Thursday, May 6, 2010

Do the Write Thing

You've probably seen this already, because it's been cross-posted to many blogs; but in case not:  "Do the Write Thing For Nashville" is an online fund-raising effort that is auctioning off signed books, critiques, and other literary goodies to raise money for Nashville flood relief.

New items are listed daily.  If you're a reader or a writer, you'll probably find several things of interest.  You bid by simply posting your bid in the comments.

Disclosure:  One of the upcoming lots is donated by yours truly.  (But Mom and Dad, don't bid on it!  :)

Wednesday, May 5, 2010

Constructing a Home for Poems

Lately, I've been Neglecting My Blog, Feeling Guilty About It, And Compensating By Sporadically Posting Video Links.  This chronic condition is known by its catchy initialism, NMBFGAIACBSPVL Syndrome.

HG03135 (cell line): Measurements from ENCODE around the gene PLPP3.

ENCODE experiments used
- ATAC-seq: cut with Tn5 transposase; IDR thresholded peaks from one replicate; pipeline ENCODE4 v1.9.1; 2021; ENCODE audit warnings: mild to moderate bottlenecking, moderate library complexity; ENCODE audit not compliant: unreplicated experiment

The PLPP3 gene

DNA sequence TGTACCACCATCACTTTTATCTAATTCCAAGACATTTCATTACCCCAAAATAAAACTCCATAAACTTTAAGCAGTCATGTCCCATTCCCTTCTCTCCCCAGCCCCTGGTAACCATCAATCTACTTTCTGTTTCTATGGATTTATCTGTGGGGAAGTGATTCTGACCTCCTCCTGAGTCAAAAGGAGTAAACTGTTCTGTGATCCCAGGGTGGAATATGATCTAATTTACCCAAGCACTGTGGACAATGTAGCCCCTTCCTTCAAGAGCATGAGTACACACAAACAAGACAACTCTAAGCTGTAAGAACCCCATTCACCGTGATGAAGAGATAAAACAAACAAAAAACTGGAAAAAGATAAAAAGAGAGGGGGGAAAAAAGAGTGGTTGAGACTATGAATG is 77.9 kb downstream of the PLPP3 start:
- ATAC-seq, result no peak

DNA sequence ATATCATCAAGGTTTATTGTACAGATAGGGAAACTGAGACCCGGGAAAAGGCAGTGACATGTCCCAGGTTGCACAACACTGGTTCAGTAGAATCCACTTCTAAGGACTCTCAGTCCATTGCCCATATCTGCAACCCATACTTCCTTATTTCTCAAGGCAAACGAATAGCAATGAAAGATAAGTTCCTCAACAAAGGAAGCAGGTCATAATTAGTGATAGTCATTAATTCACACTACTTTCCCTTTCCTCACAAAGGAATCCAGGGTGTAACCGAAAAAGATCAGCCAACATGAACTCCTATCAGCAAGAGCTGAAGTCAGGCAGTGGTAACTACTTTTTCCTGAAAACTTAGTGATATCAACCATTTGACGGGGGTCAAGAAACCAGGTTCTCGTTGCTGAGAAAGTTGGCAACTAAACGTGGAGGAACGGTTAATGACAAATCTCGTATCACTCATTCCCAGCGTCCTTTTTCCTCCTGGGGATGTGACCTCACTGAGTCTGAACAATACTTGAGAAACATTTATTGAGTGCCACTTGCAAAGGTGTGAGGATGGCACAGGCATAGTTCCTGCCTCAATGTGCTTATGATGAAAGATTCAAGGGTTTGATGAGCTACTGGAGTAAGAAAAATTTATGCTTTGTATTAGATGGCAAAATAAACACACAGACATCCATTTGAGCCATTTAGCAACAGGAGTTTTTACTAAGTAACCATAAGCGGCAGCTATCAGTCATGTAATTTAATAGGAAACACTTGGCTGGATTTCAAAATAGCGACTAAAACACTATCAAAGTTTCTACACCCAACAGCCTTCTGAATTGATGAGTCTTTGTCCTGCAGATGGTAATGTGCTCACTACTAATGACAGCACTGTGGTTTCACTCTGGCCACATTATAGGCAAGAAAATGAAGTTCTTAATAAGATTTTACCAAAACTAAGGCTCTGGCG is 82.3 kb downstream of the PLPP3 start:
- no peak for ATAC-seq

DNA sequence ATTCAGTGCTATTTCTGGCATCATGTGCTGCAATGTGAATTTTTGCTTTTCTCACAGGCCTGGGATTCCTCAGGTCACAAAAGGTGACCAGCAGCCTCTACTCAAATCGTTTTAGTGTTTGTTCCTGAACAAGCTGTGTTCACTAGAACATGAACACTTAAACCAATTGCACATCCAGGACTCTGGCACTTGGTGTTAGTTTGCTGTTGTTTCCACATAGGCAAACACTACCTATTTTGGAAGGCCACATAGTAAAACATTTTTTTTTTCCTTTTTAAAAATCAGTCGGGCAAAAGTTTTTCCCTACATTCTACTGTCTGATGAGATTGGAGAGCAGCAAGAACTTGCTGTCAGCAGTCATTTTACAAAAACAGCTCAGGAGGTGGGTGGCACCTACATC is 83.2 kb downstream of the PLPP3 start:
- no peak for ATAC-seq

I'm hoping for a remission soon, and a return to better blogging habits and some new Michigander Monday profiles.  But in the meantime, even if it weren't for NMBFGAIACBSPVL Syndrome, I'd probably post this link, of Bill Murray reading poetry to the construction workers who built the new Poets House facility.

(As a side note, Bill Murray is one of the few celebrities I'd gladly include in my "If you could invite 6 famous people, alive or dead, to dinner" guest list.  He seems like a really interesting guy.  And he'd definitely keep us all laughing.  Even Emily Dickinson!)

Anyway, go watch the video.  Then check out the Poets House web site, too.